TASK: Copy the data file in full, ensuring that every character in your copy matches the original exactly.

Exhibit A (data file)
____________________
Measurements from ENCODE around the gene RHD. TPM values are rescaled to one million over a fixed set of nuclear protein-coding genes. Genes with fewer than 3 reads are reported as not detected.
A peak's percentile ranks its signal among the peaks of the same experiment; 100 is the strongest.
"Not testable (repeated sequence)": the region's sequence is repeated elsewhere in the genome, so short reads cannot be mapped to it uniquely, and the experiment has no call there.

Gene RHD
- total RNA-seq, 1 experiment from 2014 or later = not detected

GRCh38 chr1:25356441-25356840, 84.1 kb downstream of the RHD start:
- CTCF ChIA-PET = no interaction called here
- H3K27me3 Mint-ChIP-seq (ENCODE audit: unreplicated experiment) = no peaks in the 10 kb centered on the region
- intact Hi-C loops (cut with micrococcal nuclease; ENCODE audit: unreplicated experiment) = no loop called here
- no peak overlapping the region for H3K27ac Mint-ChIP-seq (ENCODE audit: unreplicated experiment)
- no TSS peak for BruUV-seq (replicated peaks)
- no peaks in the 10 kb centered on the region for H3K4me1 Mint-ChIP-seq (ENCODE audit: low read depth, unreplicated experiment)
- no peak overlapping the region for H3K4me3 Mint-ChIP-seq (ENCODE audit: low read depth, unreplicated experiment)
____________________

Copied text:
Measurements from ENCODE around the gene RHD. TPM values are rescaled to one million over a fixed set of nuclear protein-coding genes. Genes with fewer than 3 reads are reported as not detected.
A peak's percentile ranks its signal among the peaks of the same experiment; 100 is the strongest.
"Not testable (repeated sequence)": the region's sequence is repeated elsewhere in the genome, so short reads cannot be mapped to it uniquely, and the experiment has no call there.

Gene RHD
- total RNA-seq, 1 experiment from 2014 or later = not detected

GRCh38 chr1:25356441-25356840, 84.1 kb downstream of the RHD start:
- CTCF ChIA-PET = no interaction called here
- H3K27me3 Mint-ChIP-seq (ENCODE audit: unreplicated experiment) = no peaks in the 10 kb centered on the region
- intact Hi-C loops (cut with micrococcal nuclease; ENCODE audit: unreplicated experiment) = no loop called here
- no peak overlapping the region for H3K27ac Mint-ChIP-seq (ENCODE audit: unreplicated experiment)
- no TSS peak for BruUV-seq (replicated peaks)
- no peaks in the 10 kb centered on the region for H3K4me1 Mint-ChIP-seq (ENCODE audit: low read depth, unreplicated experiment)
- no peak overlapping the region for H3K4me3 Mint-ChIP-seq (ENCODE audit: low read depth, unreplicated experiment)